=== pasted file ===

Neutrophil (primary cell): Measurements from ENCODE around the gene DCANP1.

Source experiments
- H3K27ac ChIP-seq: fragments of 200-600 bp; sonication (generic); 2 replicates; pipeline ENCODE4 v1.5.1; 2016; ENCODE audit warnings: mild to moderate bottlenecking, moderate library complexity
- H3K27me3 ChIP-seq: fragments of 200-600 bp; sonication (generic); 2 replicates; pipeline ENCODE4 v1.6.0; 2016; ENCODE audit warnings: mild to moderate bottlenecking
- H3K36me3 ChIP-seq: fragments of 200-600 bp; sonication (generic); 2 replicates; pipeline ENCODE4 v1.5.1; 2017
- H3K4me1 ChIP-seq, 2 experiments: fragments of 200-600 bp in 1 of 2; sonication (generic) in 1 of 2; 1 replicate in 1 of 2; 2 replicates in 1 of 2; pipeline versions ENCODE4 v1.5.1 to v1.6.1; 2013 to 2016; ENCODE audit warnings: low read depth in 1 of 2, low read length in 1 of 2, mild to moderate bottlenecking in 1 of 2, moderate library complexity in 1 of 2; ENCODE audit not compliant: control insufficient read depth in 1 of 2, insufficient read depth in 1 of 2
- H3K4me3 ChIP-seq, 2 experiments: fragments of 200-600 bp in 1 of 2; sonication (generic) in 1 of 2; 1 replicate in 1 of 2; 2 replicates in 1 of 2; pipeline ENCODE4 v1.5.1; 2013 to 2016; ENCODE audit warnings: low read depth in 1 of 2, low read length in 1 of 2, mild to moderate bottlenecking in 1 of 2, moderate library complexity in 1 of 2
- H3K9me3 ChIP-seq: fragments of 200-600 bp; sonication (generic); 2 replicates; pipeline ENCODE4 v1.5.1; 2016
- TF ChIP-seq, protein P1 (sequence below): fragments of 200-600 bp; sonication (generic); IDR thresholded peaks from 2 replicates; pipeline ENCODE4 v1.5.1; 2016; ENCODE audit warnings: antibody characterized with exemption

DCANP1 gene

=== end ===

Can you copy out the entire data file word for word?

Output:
Neutrophil (primary cell): Measurements from ENCODE around the gene DCANP1.

Source experiments
- H3K27ac ChIP-seq: fragments of 200-600 bp; sonication (generic); 2 replicates; pipeline ENCODE4 v1.5.1; 2016; ENCODE audit warnings: mild to moderate bottlenecking, moderate library complexity
- H3K27me3 ChIP-seq: fragments of 200-600 bp; sonication (generic); 2 replicates; pipeline ENCODE4 v1.6.0; 2016; ENCODE audit warnings: mild to moderate bottlenecking
- H3K36me3 ChIP-seq: fragments of 200-600 bp; sonication (generic); 2 replicates; pipeline ENCODE4 v1.5.1; 2017
- H3K4me1 ChIP-seq, 2 experiments: fragments of 200-600 bp in 1 of 2; sonication (generic) in 1 of 2; 1 replicate in 1 of 2; 2 replicates in 1 of 2; pipeline versions ENCODE4 v1.5.1 to v1.6.1; 2013 to 2016; ENCODE audit warnings: low read depth in 1 of 2, low read length in 1 of 2, mild to moderate bottlenecking in 1 of 2, moderate library complexity in 1 of 2; ENCODE audit not compliant: control insufficient read depth in 1 of 2, insufficient read depth in 1 of 2
- H3K4me3 ChIP-seq, 2 experiments: fragments of 200-600 bp in 1 of 2; sonication (generic) in 1 of 2; 1 replicate in 1 of 2; 2 replicates in 1 of 2; pipeline ENCODE4 v1.5.1; 2013 to 2016; ENCODE audit warnings: low read depth in 1 of 2, low read length in 1 of 2, mild to moderate bottlenecking in 1 of 2, moderate library complexity in 1 of 2
- H3K9me3 ChIP-seq: fragments of 200-600 bp; sonication (generic); 2 replicates; pipeline ENCODE4 v1.5.1; 2016
- TF ChIP-seq, protein P1 (sequence below): fragments of 200-600 bp; sonication (generic); IDR thresholded peaks from 2 replicates; pipeline ENCODE4 v1.5.1; 2016; ENCODE audit warnings: antibody characterized with exemption

DCANP1 gene